I'm both a mentor and a mentee. These roles are not by any means mutually exclusive. While I am a mentor to someone else, it certainly doesn't mean I have "all the answers" when it comes to career, and don't also benefit from the advice, insight and guidance that having a mentor provides. Nor should it. If there's anything I've learned from my dual roles, it's that there are a number of familiar themes when it comes to career that are consistent with both.
I've always placed a huge amount of importance on career mentoring. In all of my professional roles, I've actively identified smart, successful and strong people around me that I can learn from. I would observe their conduct in meetings and managing difficult stakeholders, I would ask questions, and I would seek out opportunities to work alongside them. But there was a point in my career when I would look up to these people and think they had it all figured out. Oh, how wrong I was.
No one has all the answers.
When I first began mentoring (through the excellent New York Women in Communications organization) I wondered if I, too, was meant to have it "all figured out" when it came to career. I absolutely had valuable experience and learnings I could share, but did I know everything? Of course not. And did I need to? That's another hard no.
Talking to my own mentor helped to drive that point home. She was intelligent, insightful and straight-to-the-point, with an incredibly impressive résumé. All of the things that someone wants in their mentor. But like me, she had her own career questions, despite being 10 years ahead of me in her professional journey. Having a more senior title, more experience or being older doesn't mean you wake up one day as an all-knowing career oracle. You still have questions, you still have challenges, you still have ideas. They're just different to the ones you had at earlier stages in your career.
Which leads me to my next learning. Careers are rarely (if ever) linear.
When I was interning at college, I casually mentioned to my manager that my college job in retail "wasn't forever" and I was looking for a job aligned with my career that was. "Nothing's forever" was her response. It stuck with me. Here was someone working a great job in an industry and field they enjoyed. Why wouldn't they want to stay there forever? Because people grow, things change, and goals and aspirations evolve. It was an eye-opening moment.
When talking to my mentee, who was at a career crossroads herself and wondering about changing industries, that phrase came back to me. If she was to change roles or industries, it didn't mean she would be committed to that for the rest of her career with no ability to change it. She had the power to change her current career path, and she didn't need to simply progress from one role to the next because that was how it looked on paper.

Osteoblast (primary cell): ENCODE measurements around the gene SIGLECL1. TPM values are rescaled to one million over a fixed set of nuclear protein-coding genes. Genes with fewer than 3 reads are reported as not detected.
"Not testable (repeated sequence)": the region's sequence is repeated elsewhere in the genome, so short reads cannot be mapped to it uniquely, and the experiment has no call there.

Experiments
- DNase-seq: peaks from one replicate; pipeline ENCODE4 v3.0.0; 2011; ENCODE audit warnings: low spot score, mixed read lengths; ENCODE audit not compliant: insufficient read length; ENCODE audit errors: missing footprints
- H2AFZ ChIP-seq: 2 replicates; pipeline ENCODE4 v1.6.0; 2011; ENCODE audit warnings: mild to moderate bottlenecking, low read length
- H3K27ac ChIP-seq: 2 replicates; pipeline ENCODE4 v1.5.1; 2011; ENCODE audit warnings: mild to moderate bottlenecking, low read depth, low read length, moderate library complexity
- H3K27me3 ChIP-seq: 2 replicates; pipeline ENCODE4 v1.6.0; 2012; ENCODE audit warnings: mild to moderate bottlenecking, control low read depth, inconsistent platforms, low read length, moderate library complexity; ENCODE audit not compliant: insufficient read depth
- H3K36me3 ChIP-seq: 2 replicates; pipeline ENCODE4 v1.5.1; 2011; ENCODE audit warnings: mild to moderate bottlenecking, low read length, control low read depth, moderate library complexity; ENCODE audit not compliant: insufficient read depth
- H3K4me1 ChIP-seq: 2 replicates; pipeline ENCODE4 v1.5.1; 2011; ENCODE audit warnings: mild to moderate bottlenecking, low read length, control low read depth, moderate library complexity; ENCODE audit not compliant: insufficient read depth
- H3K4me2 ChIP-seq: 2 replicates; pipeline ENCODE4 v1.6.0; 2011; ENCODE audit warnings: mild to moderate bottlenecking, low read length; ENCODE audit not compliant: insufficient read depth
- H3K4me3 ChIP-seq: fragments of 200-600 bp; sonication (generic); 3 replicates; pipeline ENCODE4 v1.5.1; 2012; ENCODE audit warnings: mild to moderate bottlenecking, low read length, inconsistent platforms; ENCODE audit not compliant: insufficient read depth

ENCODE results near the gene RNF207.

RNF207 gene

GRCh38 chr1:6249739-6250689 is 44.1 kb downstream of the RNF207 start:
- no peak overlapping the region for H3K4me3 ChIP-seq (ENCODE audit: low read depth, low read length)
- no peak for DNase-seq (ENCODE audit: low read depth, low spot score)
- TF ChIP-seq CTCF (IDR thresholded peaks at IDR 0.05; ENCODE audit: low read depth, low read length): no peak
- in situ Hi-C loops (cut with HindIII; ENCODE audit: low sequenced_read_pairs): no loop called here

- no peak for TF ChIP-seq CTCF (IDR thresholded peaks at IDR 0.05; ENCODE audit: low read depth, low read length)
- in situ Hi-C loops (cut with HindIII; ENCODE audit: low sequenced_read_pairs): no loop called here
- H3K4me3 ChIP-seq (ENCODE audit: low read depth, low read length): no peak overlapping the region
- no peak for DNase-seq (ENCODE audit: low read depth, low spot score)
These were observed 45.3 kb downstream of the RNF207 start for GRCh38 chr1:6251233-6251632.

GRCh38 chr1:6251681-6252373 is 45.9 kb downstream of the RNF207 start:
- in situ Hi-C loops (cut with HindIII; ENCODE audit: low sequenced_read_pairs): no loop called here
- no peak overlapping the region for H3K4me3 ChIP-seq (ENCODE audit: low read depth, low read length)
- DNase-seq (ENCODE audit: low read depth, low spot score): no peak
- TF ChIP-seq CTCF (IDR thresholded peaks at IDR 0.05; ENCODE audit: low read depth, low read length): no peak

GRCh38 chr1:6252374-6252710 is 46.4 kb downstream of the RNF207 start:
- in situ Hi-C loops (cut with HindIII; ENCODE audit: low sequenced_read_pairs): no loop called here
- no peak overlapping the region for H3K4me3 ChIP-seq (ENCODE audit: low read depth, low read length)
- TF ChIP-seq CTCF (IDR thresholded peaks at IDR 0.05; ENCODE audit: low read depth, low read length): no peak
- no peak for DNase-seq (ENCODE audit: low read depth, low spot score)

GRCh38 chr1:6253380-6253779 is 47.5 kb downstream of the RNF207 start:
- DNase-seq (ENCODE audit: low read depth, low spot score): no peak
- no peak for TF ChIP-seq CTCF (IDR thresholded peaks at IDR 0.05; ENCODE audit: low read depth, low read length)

The more I talk to intelligent women, my mentor included, the more I see that rarely do people's careers follow a perfect linear path. Careers are messy, they are always evolving, and what you wanted to do as a wide-eyed college intern is likely very different from what you want to do 10 years later. And that's how it's supposed to be.
Career is worth thinking (and talking) about.
That's not to say career is something you want to leave purely to chance or good luck. In both the conversations I had with my mentee and my mentor, I was almost surprised that there were people out there thinking about their career as much as I was. I shouldn't have been surprised. Thinking about your career helps you make better decisions and act with intent, directing your focus and energy to give yourself the best chance possible of being in the right place at the right time.
If thinking about your career is valuable, talking about it takes it to a whole other level. The conversations I've had with both my mentee and mentor have been interesting, insightful and inspiring. I leave my meetings with new ideas, new perspectives and a motivation to turn my thoughts into actions. Saying something out loud makes it real. It opens up discussion, invites feedback and holds you to account. And hearing the stories of others is inspiring. Everyone's career story is unique and their own, but there is plenty to be learned from hearing the journeys of others.
It pays to put the time and energy into thinking about your career and what you want it (or think you want it) to look like now, in six months, in five years. Chances are you'll never figure it all out, it won't go to plan, and what you're doing now will be completely different in five years time.
But that, as my mentee and mentor have taught me, is all part of the fun.